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I don't think I've ever been to a city/country that had an additional photography/video charge on literally every tourist attraction but sights in Bucharest and the rest of Romania all seemed to have them. In most cases the photography charge was more than the admission, at the Palace of Parliament, the charge was a whopping 300,000 lei ($11 US) so I opted not to pay it. The rooms are so large that it's hard to get photos anyway, there are certain places you can't take photos and you only get to see 5% of the Palace anyway so I'd recommend buying postcards instead. Don't think you can get away with taking shots without paying, they were pretty strict here. Besides you can get postcards with much better pictures.
In addition foreign tourists pay more admission than Romanian citizens, I don't have a problem with this policy since Romanian citizens have already paid for these attractions and foreign visitors can better afford the higher admission. Besides admission is usually not very much, 30,000-40,000 lei ($1-2 US)
Updated Jun 6, 2005
Bucharest used to have a big problem with stray dogs which roamed the streets including downtown but this situation has improved in the last years. Now it seems that the only stray dogs left in Bucharest are the ones residing in a garden near my parents-in-law's apartment. Joking aside, their number has decreased considerably but you'll probably still see a few strays downtown. I don't think there's need for a rabies vaccine (of course, in case something happens seek medical attention, but it's very very likely that nothing is going to happen). I lived there for 24 years and was never bitten nor any of my friends were ever bitten (and I don't think that the dogs prefer tourists over locals). I'm one of the people that are really afraid of dogs and the dogs can feel it and start barking as soon as I get close. Still, I don't believe Bucharest dogs are agressive. What I usually do is refrain from walking alone towards a barking dog or pretend to be throwing something at them in which case they usually go away.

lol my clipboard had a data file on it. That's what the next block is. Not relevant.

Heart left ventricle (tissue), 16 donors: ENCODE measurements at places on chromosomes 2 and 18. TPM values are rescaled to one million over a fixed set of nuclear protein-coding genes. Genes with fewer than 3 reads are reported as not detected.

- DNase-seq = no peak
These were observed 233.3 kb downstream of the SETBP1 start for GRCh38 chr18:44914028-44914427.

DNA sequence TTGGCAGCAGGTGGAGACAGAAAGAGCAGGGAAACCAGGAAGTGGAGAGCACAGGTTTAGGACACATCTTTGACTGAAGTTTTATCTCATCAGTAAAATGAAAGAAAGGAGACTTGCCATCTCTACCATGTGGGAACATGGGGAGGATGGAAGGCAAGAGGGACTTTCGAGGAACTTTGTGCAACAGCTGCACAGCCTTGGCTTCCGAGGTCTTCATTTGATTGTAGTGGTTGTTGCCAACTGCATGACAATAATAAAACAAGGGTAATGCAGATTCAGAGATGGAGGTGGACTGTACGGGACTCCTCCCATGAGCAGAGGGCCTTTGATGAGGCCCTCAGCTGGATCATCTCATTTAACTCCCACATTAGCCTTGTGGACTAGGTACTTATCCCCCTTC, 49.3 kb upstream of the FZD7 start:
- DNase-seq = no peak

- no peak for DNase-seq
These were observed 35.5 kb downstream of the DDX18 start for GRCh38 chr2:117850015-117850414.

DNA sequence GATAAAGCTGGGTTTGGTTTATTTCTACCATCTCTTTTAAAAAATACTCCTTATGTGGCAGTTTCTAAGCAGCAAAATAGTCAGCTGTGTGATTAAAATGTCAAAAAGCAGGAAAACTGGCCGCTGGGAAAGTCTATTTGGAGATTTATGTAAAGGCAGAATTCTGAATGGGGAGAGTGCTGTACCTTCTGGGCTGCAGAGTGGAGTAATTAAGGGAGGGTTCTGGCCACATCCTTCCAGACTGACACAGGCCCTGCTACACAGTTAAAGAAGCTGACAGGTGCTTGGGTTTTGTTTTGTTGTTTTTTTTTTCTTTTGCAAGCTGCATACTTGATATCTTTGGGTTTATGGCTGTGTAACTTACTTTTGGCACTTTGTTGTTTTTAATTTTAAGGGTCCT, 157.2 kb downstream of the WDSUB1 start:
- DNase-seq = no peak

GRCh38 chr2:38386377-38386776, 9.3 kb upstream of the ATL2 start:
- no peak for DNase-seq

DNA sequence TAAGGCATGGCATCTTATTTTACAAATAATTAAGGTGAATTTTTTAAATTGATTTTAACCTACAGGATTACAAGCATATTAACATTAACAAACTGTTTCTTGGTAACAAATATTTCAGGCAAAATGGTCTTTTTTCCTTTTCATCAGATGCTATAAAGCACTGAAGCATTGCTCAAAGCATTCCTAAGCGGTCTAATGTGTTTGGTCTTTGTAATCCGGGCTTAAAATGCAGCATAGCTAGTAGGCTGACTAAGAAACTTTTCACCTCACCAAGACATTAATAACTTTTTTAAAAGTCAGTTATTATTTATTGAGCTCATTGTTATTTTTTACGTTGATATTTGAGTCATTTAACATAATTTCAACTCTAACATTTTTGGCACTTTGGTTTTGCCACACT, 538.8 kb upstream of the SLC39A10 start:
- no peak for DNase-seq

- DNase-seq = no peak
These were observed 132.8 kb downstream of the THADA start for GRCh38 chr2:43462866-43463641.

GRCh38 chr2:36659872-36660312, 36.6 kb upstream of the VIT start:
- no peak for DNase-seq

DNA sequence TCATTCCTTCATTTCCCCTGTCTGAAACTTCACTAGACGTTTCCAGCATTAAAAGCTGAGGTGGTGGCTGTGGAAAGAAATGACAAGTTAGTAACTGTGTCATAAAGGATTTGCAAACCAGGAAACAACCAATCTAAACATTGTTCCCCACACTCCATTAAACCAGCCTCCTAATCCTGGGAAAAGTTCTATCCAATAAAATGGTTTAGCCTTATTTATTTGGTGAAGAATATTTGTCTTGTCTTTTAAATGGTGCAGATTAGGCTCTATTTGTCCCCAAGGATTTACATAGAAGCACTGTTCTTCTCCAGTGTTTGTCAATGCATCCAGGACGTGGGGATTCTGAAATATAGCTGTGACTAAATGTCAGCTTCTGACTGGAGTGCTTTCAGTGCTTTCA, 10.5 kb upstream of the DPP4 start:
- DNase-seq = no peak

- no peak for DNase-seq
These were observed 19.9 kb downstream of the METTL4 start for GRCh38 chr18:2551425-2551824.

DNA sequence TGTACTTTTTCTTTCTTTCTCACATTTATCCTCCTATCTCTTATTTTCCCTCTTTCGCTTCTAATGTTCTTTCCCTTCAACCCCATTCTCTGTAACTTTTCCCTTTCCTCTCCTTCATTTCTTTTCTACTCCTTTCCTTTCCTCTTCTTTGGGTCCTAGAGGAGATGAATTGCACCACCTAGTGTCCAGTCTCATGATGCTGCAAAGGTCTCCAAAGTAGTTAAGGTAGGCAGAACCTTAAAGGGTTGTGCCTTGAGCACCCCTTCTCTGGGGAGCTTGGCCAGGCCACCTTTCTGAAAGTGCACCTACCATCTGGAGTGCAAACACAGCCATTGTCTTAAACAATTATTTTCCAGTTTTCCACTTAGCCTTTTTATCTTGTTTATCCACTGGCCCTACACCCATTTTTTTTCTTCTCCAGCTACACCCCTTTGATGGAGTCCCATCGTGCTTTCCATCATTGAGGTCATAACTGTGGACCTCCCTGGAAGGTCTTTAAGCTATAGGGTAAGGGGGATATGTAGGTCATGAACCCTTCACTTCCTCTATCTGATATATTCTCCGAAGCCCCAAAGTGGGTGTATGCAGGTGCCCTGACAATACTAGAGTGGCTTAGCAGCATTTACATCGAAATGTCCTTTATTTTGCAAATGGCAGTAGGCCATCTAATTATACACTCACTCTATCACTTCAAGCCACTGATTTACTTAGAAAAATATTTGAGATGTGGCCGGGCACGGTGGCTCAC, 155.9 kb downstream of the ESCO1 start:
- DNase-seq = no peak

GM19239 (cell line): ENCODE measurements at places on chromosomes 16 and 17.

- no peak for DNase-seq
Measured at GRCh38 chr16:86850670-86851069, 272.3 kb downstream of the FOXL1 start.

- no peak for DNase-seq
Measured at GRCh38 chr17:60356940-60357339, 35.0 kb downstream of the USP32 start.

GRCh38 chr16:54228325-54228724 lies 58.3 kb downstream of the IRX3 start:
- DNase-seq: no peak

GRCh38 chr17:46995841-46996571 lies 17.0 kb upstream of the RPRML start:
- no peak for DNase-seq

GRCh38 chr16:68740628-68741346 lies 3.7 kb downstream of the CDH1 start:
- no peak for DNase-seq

The dog in the picture is not a stray dog anymore, as it was adopted by my parents-in-law. Her name is "Mica" which means "The little one". They got her when she was a still a puppy and it's obvious that she exceeded their expectations.
Updated Sep 27, 2006
Prior to any trip that I make, I have a flick through the “Warnings and Dangers” tips here on VT and on various other websites just to see what sort of things I should be aware of. I did this before my trip to Bucharest, and it’s fair to say that there were quite a few warnings being made.
As always, I committed the warnings to memory (it’s better to be safe than sorry!), but didn’t really worry too much about any of them.
Here is a summary of the various warnings and dangers that I read about, and my own experiences of those dangers:
This was the warning that scared me the most. I’ve never been a big fan of dogs, and the reports of packs of wild dogs roaming the streets of Bucharest caused me some concern. Furthermore, I had read reports of a Japanese businessman bleeding to death after being bitten by a dog in the city and had seen some statistics that suggested that dozens of Bucharest residents are hospitalised each day as a result of dog bites.
The reality was nothing like I imagined it to be. Most of the dogs that we saw (and we saw only a tiny fraction of the number that I expected to see) were rather tired looking dogs, sleeping in the shade of a tree in the park or scavenging for scraps of food on the city centre streets.